It may be a jungle out there, but inside isn’t always a safe haven, either — especially in work settings where chemicals, gases and other hazardous materials pose potential threats to life, limbs, eyes, skin and other body parts. According to the Bureau of Labor Statistics, nonfatal injuries in the workplace declined only slightly between 2006 and 2007, from 4.1 million cases in 2006 to 4 million in 2007. Half were serious enough to require absences from work, job transfers or restrictions.

Providing a safe work environment is not only an employer’s moral and regulatory obligation, it’s also in a company’s best interest. Beside any liability concerns, companies that are lax about providing safe work environments risk ruining their reputations whenever the public learns about preventable workplace accidents.

Role of emergency fixtures
The effects of accidents can be diminished by installing emergency fixtures throughout critical areas where hazardous materials are used and stored.

Companies must make sure all employees are aware of the location of those fixtures and trained in their use. Employers must test emergency equipment weekly to ensure they are installed correctly, working properly and meet federal standards.

Emergency equipment should not be modified. Not only does this void the warranty, it could diminish the unit’s performance or render the equipment inoperable in an emergency, and subject your institution to fines and sanctions.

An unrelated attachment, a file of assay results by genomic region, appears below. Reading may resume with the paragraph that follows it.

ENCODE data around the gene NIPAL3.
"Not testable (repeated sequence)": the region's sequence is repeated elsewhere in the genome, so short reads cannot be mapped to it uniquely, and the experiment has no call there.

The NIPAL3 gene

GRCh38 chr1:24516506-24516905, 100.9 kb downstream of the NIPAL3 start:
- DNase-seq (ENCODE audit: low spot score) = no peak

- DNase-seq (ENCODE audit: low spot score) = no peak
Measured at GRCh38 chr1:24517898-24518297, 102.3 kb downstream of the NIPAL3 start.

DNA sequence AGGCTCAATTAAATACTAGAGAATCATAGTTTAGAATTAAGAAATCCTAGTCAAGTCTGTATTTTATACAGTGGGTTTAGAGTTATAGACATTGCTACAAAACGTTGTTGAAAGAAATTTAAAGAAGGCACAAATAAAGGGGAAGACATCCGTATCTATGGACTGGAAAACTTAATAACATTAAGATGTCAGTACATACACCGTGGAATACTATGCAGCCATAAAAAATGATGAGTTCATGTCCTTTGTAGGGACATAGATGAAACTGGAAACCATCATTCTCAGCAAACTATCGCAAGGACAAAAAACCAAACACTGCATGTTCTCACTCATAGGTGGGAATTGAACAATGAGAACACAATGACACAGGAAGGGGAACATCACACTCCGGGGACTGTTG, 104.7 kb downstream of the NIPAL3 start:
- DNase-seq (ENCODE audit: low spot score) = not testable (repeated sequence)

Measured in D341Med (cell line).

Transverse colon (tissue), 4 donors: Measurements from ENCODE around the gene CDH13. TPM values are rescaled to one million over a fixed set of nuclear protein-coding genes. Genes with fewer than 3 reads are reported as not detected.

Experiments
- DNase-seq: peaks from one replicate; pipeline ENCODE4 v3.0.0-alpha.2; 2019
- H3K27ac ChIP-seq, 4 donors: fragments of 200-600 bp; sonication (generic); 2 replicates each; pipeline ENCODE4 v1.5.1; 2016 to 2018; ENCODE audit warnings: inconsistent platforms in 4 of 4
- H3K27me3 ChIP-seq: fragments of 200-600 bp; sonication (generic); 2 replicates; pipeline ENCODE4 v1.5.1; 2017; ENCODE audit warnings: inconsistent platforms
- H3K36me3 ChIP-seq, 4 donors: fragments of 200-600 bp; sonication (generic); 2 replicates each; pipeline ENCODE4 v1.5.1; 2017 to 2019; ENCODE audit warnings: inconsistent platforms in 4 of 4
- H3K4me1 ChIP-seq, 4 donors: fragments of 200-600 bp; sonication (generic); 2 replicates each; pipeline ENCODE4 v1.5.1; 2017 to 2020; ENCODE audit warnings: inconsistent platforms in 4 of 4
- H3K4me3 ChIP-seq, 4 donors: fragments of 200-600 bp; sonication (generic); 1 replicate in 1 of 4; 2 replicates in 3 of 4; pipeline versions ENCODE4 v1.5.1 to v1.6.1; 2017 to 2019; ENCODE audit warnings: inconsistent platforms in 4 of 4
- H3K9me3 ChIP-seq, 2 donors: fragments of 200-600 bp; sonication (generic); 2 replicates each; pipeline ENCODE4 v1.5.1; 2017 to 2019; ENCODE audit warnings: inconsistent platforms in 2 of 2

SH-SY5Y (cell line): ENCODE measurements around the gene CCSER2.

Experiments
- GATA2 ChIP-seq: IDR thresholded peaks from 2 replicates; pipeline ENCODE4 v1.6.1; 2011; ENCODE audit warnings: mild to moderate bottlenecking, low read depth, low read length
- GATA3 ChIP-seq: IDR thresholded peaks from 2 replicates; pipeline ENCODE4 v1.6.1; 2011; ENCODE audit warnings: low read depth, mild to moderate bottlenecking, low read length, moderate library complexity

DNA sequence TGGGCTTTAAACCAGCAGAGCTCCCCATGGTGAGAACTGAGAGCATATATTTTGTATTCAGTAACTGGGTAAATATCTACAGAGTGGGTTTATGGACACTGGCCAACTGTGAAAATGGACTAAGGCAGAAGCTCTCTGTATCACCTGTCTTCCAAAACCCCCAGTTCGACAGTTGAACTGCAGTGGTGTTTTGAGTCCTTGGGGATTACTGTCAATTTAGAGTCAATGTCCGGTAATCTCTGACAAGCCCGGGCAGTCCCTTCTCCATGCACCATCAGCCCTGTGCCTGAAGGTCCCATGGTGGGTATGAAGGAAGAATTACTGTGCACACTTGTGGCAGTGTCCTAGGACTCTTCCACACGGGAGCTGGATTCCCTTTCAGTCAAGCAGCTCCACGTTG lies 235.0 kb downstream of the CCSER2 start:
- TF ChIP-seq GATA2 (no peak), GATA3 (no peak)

Getting started
Worksite assessment: If your workplace uses chemicals or other hazardous materials, place abundant emergency fixtures such as drench show-ers or eyewash equipment at or near every location.

Location, location, location: The ANSI Z358.1-2004 emergency equipment standard states that fixtures be installed within 10 seconds’ reach of each hazard, or within about 55 feet. Where strong acids or caustics are used, place the equipment immediately next to where the exposure could occur.

Clear identification: Emergency fixtures must be plainly visible. ANSI mandates that areas containing emergency fixtures be welllit and specifies that each fixture has a highly visible sign for quick identification. Selecting fixtures with a safety-yellow coating helps ensure they will be easily located in an emergency.

Cut the clutter: In an ideal world, emergency fixtures will never have to be used — but there’s always the risk that they will be needed, and quickly. Workers often forget or overlook emergency equipment, and may even use the areas around these fixtures to store boxes and equipment. Make sure your emergency fixtures are visible and accessible quickly when they are needed. Cut any clutter, which can be distracting.

Check water requirements: Emergency fixtures must have an adequate water supply at an appropriate pressure and temperature.
  • Water Flow Rate and Velocity — For both drench showers and eyewashes, a minimum water pressure of 30 pounds per square inch (PSI) should be supplied to the unit. It must also satisfy the ANSI minimum flow rate, which is at least 20 gallons per minute (GPM) for drench showers, 0.4 GPM for eyewashes and 3.0 GPM for eye and face washes. Actual flow rates vary by product, so consult with the equipment manufacturer to verify flow rates. Water supply to the unit must be sufficient to support a full 15-minute flow of flushing fluid.